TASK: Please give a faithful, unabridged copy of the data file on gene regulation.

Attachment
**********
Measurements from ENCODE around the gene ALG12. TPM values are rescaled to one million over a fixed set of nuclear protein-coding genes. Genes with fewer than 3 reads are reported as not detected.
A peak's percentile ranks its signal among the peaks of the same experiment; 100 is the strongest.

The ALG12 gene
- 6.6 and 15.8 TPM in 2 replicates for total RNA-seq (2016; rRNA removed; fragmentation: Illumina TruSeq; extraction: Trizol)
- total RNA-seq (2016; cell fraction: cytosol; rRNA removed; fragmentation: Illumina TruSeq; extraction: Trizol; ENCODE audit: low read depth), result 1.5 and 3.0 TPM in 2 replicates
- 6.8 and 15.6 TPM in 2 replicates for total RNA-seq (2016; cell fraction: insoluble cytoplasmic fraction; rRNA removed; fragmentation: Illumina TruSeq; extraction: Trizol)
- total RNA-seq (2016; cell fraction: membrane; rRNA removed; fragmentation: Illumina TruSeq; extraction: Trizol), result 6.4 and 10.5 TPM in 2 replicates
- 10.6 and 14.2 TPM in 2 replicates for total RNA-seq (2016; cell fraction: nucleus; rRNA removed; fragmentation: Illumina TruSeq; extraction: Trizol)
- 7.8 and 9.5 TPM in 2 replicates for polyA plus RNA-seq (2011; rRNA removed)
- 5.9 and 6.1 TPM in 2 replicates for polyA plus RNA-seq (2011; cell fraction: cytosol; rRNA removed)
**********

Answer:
Measurements from ENCODE around the gene ALG12. TPM values are rescaled to one million over a fixed set of nuclear protein-coding genes. Genes with fewer than 3 reads are reported as not detected.
A peak's percentile ranks its signal among the peaks of the same experiment; 100 is the strongest.

The ALG12 gene
- 6.6 and 15.8 TPM in 2 replicates for total RNA-seq (2016; rRNA removed; fragmentation: Illumina TruSeq; extraction: Trizol)
- total RNA-seq (2016; cell fraction: cytosol; rRNA removed; fragmentation: Illumina TruSeq; extraction: Trizol; ENCODE audit: low read depth), result 1.5 and 3.0 TPM in 2 replicates
- 6.8 and 15.6 TPM in 2 replicates for total RNA-seq (2016; cell fraction: insoluble cytoplasmic fraction; rRNA removed; fragmentation: Illumina TruSeq; extraction: Trizol)
- total RNA-seq (2016; cell fraction: membrane; rRNA removed; fragmentation: Illumina TruSeq; extraction: Trizol), result 6.4 and 10.5 TPM in 2 replicates
- 10.6 and 14.2 TPM in 2 replicates for total RNA-seq (2016; cell fraction: nucleus; rRNA removed; fragmentation: Illumina TruSeq; extraction: Trizol)
- 7.8 and 9.5 TPM in 2 replicates for polyA plus RNA-seq (2011; rRNA removed)
- 5.9 and 6.1 TPM in 2 replicates for polyA plus RNA-seq (2011; cell fraction: cytosol; rRNA removed)